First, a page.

Children's Understanding: The Development of Mental Models

Children's Understanding: The Development of Mental Models

Children's Understanding: The Development of Mental Models

Children's Understanding: The Development of Mental Models


This work argues that cognitive development is experience driven, and processes entailed in acquiring information about the world are analyzed based on recent models of learning and induction. The way information is represented and accessed when performing cognitive tasks is considered paying particular attention to the implications of Parallel Distributed Processing (PDP) models for cognitive development.

The first half of the book contains analyses of human reasoning processes (drawing on PDP models of analogy), development of strategies, and task complexity -- all based on aspects of PDP representations. It is proposed that PDP representations become more differentiated with age, so more vectors can be processed in parallel, with the result that structures of greater complexity can be processed. This model gives an account of previously unexplained difficulties in children's reasoning, including some which were influential in stage theories.

The second half of the book examines processes entailed in some representative cognitive developmental tasks, including transitive inference, deductive inference (categorical syllogisms), hypothesis testing, learning set acquisition, acquisition and transfer of relational structures, humor, hierarchical classification and inclusion, understanding of quantity, arithmetic word problems, algebra, conservation, mechanics, and the concept of mind. Process accounts of tasks are emphasized, based on applications of recent developments in cognitive science.


This book presents a theory of cognitive development that gives a central role to children's understanding. One reason for this is that the concepts children understand have a strong influence on the strategies, skills, and competencies they can develop. Furthermore, understanding is no longer a nebulous concept but one that can be rigorously and usefully explicated. This is one of the ways that recent developments in cognition and cognitive science have fundamentally changed the way we view cognitive development; others include the insights cognitive science has provided into the nature of human reasoning, such as the significant role played by memory retrieval processes and analogy. Our conception of what develops has been influenced by research into acquisition of strategies, rules, knowledge of regularities in the world, and the processes entailed in coding and organizing knowledge.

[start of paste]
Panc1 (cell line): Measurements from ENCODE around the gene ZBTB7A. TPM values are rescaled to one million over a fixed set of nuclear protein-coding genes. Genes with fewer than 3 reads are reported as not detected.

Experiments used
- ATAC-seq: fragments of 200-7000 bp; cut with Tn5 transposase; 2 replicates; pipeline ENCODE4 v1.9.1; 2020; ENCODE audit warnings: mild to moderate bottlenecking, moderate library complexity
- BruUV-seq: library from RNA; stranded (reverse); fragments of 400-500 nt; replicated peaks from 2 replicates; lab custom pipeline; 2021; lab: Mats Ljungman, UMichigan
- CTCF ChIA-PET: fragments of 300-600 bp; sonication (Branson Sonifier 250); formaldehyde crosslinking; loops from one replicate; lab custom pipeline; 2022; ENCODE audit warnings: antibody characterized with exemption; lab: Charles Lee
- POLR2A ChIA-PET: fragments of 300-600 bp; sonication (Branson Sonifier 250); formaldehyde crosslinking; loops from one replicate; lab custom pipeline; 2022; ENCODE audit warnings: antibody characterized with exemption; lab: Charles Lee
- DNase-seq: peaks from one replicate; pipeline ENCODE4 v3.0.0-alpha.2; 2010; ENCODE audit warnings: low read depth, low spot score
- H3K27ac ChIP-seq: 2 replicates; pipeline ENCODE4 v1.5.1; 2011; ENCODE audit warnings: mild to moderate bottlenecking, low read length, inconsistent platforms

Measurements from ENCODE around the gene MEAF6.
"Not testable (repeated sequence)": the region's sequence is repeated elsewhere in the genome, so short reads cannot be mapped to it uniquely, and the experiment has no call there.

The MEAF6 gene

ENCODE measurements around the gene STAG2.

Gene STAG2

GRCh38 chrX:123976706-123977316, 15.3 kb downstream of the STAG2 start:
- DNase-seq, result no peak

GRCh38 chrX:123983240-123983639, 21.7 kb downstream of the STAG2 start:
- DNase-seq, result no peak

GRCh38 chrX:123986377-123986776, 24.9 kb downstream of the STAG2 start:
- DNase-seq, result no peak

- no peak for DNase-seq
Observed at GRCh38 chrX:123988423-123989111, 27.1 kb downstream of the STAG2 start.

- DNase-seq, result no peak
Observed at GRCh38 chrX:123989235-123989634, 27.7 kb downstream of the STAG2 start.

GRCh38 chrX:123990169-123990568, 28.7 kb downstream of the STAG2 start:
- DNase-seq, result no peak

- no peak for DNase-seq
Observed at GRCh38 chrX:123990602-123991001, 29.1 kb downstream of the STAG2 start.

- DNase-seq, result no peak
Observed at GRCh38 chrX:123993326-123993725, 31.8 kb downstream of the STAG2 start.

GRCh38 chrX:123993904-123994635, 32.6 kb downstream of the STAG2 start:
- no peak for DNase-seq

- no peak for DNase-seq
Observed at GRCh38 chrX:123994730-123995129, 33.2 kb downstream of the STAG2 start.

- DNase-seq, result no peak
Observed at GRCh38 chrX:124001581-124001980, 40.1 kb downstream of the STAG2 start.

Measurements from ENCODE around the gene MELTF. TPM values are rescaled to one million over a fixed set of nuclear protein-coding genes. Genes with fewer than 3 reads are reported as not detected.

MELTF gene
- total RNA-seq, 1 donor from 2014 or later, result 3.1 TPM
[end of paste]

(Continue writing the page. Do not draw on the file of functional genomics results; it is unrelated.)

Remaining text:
Contemporary models of learning are much more relevant to cognitive development than traditional models, and I have tried to integrate this new contribution into the theory of cognitive development. I have had a longstanding interest in the problems of conceptual complexity and processing capacity, and have drawn on the extensive cognitive science literature on these topics to define their implications for cognitive development more precisely. In this respect, I have found the new Parallel Distributed Processing (PDP), Connectionist, Neutral Net models especially useful, because they have led me to fundamentally new explanations for processing capacity limitations. This has also provided a new basis for phenomena that have been attributed to cognitive developmental stages. The result has been a new synthesis of processes entailed in cognitive development, and one that I personally have found very exciting. I hope I have conveyed something of that excitement in this book.

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